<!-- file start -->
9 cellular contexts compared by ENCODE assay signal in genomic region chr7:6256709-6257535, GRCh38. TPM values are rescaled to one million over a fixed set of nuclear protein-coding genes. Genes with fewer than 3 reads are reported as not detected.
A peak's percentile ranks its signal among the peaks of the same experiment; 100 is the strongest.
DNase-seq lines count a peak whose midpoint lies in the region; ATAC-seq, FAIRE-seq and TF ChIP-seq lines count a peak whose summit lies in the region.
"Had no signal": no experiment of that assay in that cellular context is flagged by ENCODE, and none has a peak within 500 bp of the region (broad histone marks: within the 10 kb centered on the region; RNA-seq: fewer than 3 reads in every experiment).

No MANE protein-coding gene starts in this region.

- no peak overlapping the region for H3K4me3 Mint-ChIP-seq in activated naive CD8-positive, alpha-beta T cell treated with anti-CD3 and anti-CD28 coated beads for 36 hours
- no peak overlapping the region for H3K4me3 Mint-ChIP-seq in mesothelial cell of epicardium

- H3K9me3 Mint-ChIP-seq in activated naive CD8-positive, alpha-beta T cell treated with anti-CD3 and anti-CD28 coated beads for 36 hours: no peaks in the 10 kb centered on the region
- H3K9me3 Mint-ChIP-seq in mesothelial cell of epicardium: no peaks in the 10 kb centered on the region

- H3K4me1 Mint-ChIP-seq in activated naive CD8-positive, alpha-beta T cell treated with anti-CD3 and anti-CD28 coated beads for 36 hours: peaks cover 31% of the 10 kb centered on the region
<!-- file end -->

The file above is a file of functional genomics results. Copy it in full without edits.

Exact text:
9 cellular contexts compared by ENCODE assay signal in genomic region chr7:6256709-6257535, GRCh38. TPM values are rescaled to one million over a fixed set of nuclear protein-coding genes. Genes with fewer than 3 reads are reported as not detected.
A peak's percentile ranks its signal among the peaks of the same experiment; 100 is the strongest.
DNase-seq lines count a peak whose midpoint lies in the region; ATAC-seq, FAIRE-seq and TF ChIP-seq lines count a peak whose summit lies in the region.
"Had no signal": no experiment of that assay in that cellular context is flagged by ENCODE, and none has a peak within 500 bp of the region (broad histone marks: within the 10 kb centered on the region; RNA-seq: fewer than 3 reads in every experiment).

No MANE protein-coding gene starts in this region.

- no peak overlapping the region for H3K4me3 Mint-ChIP-seq in activated naive CD8-positive, alpha-beta T cell treated with anti-CD3 and anti-CD28 coated beads for 36 hours
- no peak overlapping the region for H3K4me3 Mint-ChIP-seq in mesothelial cell of epicardium

- H3K9me3 Mint-ChIP-seq in activated naive CD8-positive, alpha-beta T cell treated with anti-CD3 and anti-CD28 coated beads for 36 hours: no peaks in the 10 kb centered on the region
- H3K9me3 Mint-ChIP-seq in mesothelial cell of epicardium: no peaks in the 10 kb centered on the region

- H3K4me1 Mint-ChIP-seq in activated naive CD8-positive, alpha-beta T cell treated with anti-CD3 and anti-CD28 coated beads for 36 hours: peaks cover 31% of the 10 kb centered on the region